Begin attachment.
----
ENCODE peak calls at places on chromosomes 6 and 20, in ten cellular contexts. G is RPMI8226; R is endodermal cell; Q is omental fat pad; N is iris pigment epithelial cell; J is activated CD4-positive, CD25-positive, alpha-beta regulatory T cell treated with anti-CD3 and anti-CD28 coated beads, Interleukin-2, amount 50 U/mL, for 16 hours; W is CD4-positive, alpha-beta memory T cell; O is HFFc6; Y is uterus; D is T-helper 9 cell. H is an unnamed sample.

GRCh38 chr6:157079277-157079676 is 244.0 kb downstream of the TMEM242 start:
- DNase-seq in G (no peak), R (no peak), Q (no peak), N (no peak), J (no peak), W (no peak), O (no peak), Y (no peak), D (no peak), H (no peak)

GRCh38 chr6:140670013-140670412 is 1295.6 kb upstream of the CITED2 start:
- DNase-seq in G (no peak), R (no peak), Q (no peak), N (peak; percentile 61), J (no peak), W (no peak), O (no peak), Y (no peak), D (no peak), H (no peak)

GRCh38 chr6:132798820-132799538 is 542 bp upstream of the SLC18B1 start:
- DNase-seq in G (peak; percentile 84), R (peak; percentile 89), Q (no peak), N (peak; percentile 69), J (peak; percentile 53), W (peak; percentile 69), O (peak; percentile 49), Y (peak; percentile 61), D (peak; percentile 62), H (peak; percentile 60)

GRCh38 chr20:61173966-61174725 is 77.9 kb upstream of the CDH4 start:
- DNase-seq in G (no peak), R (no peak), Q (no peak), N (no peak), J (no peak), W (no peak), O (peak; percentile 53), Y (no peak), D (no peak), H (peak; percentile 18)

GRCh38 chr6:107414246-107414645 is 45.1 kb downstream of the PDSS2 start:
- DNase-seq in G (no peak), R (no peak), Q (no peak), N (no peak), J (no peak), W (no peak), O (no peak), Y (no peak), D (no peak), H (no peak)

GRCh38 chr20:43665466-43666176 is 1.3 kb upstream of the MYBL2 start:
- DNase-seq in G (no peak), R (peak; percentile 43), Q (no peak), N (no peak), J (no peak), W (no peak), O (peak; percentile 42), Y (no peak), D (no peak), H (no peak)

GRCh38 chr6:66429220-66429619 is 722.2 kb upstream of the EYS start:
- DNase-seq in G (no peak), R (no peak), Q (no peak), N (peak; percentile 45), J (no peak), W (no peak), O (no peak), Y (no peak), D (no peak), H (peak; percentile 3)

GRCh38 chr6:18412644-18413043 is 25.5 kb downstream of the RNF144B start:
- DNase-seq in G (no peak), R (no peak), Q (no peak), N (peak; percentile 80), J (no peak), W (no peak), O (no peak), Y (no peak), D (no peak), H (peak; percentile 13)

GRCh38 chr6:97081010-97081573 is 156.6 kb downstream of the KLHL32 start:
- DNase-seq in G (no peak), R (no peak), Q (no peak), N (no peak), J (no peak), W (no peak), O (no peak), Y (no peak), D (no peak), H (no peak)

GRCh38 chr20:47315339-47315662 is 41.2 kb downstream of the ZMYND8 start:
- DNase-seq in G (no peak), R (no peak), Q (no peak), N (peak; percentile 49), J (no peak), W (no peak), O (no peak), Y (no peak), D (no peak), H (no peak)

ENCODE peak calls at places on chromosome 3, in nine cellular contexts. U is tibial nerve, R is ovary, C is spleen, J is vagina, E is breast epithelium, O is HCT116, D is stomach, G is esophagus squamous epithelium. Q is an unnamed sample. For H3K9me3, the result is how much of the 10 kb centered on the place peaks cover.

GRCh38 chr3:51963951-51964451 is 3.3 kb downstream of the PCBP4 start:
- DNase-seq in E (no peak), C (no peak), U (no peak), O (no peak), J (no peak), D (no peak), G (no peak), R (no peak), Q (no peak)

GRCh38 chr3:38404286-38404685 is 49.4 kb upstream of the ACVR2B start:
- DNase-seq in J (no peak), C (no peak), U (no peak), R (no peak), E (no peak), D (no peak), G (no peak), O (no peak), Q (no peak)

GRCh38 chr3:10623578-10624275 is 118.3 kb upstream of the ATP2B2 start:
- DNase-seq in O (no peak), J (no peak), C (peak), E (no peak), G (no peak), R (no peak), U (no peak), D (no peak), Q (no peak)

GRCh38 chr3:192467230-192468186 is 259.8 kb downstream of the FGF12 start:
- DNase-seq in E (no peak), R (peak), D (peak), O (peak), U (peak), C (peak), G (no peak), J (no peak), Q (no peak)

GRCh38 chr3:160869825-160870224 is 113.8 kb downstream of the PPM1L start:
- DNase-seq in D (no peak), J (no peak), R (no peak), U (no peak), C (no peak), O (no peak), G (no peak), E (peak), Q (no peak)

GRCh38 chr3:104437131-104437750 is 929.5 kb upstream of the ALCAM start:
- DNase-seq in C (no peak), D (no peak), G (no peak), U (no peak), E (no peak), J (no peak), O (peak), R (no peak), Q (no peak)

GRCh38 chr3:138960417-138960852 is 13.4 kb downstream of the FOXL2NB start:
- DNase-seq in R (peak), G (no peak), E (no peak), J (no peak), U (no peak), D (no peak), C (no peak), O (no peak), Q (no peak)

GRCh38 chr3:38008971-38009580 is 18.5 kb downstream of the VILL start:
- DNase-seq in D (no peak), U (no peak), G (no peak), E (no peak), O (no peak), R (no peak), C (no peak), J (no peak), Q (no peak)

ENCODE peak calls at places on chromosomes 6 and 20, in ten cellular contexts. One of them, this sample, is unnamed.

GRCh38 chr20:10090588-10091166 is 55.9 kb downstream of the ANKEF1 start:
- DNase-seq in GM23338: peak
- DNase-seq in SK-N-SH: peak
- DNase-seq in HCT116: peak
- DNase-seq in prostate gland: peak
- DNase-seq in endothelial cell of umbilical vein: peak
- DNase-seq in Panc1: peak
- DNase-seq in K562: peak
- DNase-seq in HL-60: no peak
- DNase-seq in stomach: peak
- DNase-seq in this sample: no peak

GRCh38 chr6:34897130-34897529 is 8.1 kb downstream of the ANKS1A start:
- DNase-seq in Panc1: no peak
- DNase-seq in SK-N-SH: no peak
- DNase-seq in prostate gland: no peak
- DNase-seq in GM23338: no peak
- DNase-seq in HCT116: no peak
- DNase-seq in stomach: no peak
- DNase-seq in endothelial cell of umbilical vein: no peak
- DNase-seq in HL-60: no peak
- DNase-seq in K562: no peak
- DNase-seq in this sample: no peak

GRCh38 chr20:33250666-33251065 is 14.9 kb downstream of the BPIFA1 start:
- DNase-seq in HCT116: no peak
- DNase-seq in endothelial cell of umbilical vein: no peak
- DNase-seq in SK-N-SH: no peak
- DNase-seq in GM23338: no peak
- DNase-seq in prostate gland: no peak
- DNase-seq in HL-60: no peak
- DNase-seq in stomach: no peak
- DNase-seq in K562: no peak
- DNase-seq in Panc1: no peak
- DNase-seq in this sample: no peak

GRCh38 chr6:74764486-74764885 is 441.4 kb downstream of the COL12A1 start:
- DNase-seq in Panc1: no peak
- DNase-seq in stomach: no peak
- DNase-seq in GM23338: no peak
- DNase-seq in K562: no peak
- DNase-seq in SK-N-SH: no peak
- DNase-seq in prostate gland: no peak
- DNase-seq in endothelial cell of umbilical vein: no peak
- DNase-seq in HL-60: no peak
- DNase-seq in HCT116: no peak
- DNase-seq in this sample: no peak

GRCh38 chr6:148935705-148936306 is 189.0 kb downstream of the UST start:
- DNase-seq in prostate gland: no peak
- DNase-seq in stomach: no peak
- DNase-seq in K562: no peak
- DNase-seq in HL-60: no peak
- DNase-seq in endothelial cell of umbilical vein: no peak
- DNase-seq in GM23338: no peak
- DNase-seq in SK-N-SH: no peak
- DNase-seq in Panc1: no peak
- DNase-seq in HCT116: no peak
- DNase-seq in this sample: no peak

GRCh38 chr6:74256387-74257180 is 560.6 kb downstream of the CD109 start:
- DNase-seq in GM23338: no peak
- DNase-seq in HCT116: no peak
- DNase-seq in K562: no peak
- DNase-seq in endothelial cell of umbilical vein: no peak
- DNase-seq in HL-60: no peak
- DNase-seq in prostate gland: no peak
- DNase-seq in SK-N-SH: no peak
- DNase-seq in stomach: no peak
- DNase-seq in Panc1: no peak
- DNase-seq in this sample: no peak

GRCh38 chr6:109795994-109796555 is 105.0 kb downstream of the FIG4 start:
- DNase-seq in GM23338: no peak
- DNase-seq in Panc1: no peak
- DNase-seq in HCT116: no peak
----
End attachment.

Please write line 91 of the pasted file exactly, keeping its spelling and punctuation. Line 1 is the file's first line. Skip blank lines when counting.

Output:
- DNase-seq in SK-N-SH: no peak